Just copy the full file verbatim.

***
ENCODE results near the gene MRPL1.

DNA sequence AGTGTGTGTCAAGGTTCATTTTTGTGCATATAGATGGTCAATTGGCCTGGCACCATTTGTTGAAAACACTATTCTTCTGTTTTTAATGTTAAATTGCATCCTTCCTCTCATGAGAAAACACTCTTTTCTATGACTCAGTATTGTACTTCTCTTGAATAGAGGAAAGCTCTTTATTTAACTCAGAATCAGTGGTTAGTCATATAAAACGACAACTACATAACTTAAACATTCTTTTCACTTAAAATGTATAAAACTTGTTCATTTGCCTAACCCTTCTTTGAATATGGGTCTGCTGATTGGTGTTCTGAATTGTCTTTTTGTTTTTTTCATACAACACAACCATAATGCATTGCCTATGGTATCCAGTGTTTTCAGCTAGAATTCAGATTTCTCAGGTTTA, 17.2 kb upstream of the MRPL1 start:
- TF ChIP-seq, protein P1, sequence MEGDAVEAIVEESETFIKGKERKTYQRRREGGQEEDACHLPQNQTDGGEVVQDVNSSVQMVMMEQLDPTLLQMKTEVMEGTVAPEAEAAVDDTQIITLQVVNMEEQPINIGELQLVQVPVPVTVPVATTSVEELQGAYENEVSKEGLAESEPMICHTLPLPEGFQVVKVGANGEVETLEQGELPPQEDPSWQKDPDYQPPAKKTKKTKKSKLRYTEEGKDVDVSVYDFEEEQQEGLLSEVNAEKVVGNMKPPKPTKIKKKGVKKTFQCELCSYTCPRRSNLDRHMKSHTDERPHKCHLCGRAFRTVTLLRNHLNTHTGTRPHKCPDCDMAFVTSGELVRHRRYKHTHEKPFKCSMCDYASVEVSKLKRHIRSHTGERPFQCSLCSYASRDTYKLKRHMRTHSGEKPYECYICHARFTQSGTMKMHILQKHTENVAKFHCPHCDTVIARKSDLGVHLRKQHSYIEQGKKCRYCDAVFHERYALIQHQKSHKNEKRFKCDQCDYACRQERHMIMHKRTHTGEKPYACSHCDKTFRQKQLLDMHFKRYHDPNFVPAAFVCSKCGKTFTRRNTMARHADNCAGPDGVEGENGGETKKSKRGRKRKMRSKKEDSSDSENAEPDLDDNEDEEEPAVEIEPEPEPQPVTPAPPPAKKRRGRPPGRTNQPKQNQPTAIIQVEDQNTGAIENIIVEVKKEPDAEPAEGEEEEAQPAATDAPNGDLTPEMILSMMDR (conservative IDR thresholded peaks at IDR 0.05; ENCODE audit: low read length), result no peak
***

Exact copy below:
ENCODE results near the gene MRPL1.

DNA sequence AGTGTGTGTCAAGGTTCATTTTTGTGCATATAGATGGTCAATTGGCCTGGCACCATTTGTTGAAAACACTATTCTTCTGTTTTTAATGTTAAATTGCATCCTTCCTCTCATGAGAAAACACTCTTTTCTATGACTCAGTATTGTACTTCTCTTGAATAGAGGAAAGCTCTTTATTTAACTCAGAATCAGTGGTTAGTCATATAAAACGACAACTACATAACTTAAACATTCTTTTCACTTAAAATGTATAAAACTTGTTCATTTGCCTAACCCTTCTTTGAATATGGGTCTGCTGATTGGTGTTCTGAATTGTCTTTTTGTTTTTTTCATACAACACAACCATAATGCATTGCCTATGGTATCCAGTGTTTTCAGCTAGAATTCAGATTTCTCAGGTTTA, 17.2 kb upstream of the MRPL1 start:
- TF ChIP-seq, protein P1, sequence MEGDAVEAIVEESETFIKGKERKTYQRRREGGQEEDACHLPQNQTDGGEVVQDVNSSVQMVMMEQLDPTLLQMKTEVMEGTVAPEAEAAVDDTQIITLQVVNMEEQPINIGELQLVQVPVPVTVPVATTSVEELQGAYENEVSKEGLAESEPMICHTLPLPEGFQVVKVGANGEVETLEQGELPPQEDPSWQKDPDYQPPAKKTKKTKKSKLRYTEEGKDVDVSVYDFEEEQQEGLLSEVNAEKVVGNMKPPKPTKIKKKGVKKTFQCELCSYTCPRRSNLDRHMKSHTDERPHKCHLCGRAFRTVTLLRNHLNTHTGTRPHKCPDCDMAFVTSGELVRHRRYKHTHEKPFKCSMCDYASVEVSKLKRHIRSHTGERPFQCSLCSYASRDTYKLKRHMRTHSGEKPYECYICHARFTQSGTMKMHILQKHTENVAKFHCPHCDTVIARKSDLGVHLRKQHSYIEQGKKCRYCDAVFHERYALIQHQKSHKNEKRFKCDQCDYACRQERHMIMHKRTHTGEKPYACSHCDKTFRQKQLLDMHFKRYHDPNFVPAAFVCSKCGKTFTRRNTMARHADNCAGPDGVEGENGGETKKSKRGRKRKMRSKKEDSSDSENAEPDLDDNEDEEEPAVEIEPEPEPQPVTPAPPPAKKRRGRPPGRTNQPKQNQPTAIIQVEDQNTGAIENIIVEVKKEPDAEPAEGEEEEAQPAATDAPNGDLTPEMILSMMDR (conservative IDR thresholded peaks at IDR 0.05; ENCODE audit: low read length), result no peak